Calls for US politicians, gun lobby and manufacturers to face legal action over massacres


Daily news courtesy of The Canary – Journalism as it should be done.

News of the massacre in Uvalde, Texas has focussed on the shocking one hour delay before police entered the building where 18 year-old shooter Salvador Ramos was still at large. Altogether Ramos killed 19 elementary school children and two teachers.

In the aftermath US president Joe Biden pleaded that “It’s time to turn this pain into action”, but without specifying what form that action could take. In contrast, the National Rifle Association (NRA) went ahead with its annual convention in Houston, arguing against gun controls and for more arms training for teachers and other school personnel. Around 500 protesters gathered outside the convention to jeer at the NRA attendees, though the speakers inside the building gave no ground.

And so America’s obsession with guns remains unabated, with little or no change to the gun culture expected.

Then again…

Who is to blame?

A tweeter made it clear who in their mind is to blame for these killings – it’s not just the shooter:

One response pointed out that the article in the US constitution on the right to bear arms was perhaps valid for the War of Independence but not since:

Golden State Warriors basketball coach Steve Kerr gave his early and very emotional reaction to the news of the massacre in Uvalde. He also spoke about the killing of Black people by a white supremacist in a Buffalo (New York state) supermarket, and the shooting of parishioners at a Taiwanese church in southern California. Kerr went on to say how “50 senators”, in order to retain power, are refusing to vote on H.R.8 legislation to require background checks for all people buying arms:

Blood on their hands

The gun used by the Uvalde shooter was made by Daniel Defense (DD):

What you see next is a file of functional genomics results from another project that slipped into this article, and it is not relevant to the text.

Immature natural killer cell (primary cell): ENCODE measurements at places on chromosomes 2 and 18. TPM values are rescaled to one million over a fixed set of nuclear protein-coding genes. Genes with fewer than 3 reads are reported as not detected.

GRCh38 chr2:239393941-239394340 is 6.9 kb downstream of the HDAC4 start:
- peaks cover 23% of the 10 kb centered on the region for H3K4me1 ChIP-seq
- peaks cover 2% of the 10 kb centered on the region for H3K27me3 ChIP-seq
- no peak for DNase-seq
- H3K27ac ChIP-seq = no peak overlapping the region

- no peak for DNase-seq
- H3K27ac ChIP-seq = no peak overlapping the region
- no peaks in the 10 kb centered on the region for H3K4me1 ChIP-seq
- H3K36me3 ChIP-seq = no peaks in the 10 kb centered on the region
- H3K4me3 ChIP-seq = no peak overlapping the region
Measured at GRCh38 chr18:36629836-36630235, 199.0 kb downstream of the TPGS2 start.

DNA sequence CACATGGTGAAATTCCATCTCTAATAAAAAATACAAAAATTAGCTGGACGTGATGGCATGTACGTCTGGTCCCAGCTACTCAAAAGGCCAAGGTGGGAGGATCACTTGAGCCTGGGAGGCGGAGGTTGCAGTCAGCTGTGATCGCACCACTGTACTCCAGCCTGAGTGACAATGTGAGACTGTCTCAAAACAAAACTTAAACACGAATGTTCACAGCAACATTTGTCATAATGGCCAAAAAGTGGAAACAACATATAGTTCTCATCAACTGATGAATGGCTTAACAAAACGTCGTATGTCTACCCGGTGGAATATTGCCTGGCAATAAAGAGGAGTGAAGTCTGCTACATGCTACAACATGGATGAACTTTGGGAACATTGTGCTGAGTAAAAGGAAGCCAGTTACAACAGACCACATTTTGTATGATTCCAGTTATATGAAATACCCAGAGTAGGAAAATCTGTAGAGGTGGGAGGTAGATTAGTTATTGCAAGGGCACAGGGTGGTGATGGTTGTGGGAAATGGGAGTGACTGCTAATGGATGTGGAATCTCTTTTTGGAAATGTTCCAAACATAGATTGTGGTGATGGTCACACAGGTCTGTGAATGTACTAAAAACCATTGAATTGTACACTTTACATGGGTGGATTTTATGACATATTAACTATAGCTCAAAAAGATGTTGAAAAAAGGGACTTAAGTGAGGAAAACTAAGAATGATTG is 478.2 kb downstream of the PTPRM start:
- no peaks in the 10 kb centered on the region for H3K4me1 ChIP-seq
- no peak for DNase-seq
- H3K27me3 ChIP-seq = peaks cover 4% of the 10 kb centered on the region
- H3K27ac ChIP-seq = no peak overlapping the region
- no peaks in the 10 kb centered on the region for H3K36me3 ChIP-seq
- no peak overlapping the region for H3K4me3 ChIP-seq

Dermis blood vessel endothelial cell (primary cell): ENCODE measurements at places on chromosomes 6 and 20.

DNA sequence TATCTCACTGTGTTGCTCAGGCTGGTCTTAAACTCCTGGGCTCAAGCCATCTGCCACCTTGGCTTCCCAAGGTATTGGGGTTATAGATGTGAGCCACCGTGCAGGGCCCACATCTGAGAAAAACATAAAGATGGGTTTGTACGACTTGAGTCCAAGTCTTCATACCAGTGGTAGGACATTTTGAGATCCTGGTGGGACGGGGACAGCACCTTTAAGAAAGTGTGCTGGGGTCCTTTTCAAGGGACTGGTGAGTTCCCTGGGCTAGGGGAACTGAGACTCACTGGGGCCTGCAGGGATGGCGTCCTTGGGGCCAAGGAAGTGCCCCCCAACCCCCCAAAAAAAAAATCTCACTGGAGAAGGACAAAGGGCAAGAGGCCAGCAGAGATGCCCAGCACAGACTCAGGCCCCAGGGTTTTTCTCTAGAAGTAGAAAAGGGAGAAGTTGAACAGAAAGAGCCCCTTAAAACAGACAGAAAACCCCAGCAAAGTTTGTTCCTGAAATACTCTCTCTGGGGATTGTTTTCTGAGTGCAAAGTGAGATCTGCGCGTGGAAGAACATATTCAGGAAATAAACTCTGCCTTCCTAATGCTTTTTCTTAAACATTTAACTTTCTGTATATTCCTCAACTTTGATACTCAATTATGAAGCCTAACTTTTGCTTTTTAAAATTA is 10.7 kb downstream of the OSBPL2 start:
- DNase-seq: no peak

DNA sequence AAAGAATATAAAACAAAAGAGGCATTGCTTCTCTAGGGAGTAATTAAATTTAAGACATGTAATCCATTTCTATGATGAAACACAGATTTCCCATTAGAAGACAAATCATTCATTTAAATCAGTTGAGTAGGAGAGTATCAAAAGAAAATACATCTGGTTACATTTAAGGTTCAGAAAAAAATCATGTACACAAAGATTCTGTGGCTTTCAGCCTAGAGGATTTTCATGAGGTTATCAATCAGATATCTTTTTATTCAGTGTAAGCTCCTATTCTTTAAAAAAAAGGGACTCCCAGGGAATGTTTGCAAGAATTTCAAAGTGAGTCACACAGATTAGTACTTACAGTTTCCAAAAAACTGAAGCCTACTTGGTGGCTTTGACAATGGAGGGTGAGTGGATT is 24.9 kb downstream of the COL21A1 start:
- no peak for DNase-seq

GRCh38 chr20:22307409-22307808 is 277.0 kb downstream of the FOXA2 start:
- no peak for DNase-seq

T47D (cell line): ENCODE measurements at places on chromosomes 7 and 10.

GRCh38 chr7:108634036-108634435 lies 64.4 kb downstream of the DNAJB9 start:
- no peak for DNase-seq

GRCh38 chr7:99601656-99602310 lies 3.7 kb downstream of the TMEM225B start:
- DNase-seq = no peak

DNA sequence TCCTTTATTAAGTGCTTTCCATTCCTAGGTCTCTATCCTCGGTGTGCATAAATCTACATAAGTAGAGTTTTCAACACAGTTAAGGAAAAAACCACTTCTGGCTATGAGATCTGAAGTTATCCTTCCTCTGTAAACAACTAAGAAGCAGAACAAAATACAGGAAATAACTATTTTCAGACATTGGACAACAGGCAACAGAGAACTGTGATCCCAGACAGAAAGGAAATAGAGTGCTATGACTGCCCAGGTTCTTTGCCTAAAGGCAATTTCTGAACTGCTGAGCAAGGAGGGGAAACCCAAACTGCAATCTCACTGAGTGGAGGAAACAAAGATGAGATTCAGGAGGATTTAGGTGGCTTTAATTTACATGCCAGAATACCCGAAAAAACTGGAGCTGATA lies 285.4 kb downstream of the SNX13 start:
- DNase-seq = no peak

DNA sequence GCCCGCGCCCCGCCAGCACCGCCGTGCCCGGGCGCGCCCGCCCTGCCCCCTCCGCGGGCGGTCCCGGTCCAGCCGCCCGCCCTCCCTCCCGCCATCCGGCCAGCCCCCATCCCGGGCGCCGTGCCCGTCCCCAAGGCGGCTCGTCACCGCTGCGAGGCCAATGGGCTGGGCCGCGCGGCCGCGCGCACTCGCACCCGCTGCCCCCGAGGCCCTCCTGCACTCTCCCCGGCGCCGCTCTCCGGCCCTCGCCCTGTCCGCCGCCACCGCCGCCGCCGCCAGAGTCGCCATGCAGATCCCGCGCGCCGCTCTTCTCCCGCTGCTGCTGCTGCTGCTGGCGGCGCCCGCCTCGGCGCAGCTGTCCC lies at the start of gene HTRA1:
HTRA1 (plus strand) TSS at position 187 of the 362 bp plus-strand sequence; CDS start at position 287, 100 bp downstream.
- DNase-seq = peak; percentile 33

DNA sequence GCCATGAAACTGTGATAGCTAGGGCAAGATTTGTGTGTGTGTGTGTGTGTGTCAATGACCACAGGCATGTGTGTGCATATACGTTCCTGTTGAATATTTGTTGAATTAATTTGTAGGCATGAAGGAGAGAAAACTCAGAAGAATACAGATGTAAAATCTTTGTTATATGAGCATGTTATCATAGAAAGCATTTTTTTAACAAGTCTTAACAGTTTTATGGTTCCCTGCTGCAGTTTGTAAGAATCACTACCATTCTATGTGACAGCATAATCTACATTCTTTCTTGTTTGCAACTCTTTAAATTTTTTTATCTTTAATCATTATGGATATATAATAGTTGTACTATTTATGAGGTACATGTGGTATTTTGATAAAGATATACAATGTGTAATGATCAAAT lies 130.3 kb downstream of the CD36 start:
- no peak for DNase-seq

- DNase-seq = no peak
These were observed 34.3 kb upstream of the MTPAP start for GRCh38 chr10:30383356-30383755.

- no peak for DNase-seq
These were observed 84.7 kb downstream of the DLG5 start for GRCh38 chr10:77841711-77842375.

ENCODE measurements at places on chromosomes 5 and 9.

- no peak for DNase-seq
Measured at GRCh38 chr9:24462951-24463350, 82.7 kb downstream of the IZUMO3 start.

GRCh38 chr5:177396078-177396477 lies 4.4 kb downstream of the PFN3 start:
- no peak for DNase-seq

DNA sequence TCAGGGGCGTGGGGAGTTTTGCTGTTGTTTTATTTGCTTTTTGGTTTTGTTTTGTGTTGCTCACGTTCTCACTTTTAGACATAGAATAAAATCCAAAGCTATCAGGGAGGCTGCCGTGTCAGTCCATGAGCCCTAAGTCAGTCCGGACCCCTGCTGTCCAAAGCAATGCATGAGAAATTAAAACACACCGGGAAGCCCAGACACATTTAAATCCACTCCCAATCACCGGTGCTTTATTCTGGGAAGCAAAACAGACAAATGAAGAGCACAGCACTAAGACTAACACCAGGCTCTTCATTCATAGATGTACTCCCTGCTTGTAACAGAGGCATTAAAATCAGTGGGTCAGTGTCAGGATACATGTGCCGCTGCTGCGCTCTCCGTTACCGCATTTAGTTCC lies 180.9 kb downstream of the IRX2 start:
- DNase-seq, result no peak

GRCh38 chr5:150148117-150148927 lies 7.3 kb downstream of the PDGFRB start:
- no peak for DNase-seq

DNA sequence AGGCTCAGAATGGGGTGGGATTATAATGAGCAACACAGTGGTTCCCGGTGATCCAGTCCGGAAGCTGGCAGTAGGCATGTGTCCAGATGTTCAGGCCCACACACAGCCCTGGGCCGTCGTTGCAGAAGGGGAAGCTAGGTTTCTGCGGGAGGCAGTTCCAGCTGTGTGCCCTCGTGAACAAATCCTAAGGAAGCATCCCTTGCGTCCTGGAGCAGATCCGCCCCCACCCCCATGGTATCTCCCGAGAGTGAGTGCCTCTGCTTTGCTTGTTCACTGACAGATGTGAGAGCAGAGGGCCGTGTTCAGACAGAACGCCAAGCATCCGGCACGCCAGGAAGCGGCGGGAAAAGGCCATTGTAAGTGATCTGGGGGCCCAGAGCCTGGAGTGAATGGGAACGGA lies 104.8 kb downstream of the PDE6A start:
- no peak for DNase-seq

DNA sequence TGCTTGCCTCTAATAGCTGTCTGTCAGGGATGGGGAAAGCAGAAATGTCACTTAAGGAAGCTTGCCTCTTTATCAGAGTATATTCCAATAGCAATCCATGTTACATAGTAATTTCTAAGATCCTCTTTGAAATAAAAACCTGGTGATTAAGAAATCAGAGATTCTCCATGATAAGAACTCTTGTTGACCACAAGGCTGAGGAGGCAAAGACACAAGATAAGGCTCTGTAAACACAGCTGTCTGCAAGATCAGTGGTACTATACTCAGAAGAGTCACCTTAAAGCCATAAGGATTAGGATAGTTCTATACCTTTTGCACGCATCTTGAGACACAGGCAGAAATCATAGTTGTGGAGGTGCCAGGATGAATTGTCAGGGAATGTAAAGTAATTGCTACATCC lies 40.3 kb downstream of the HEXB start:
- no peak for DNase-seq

Semi-automatic weapons made by DD were also used in the 2017 Las Vegas massacre that saw 58 people killed and nearly 500 wounded.

Donald Trump, meanwhile, made it clear that the latest massacres are a threat to the NRA – which must “prevail”, he added:

And Republican senator Ted Cruz trotted out the usual mantra that “armed bad guys” are stopped by “armed good guys”. That is ironic, given the armed police in Uvalde failed to do just that:

One tweeter made it clear who they believe has blood on their hands:

Calls for class action

The individuals who carried out these shootings are ultimately responsible for the killings. But responsibility also lies with the arms manufacturers and the store owners that sell the guns – never mind the politicians who enable widespread gun ownership and the gun lobby. They each and all play a part in these massacres.

Indeed, one person tweeted:

Another person expressed similar sentiments:

And this tweet proposed legal action against the NRA:

Direct action

Over many, many years, America has seen massacre after massacre – one listing compiled by Mother Jones shows 129 incidents since 1982. But this is just the tip of the iceberg. Since 1970, there have been an average of 40 school shootings every year in the US. This amounts to 2052 incidents with 661 people killed.

But it’s not just guns that kill people. It’s the shooters and the thousands of people who make up the gun supply chain. That supply chain includes the NRA, the gun manufacturers and sellers, and those federal and state politicians who refuse to restrict gun availability. Here is a list of US senators who reportedly have received the most donations from the NRA.

Perhaps class action against individuals involved in this supply chain is the only option left that might break the log-jam on gun reforms. For citizens need to take the initiative if they are to ever free themselves from their nation’s crazed obsession with guns and killings.

Featured image via Flickr/Lorie Shaull cropped 770×403 pixels

Daily news courtesy of The Canary – Journalism as it should be done.



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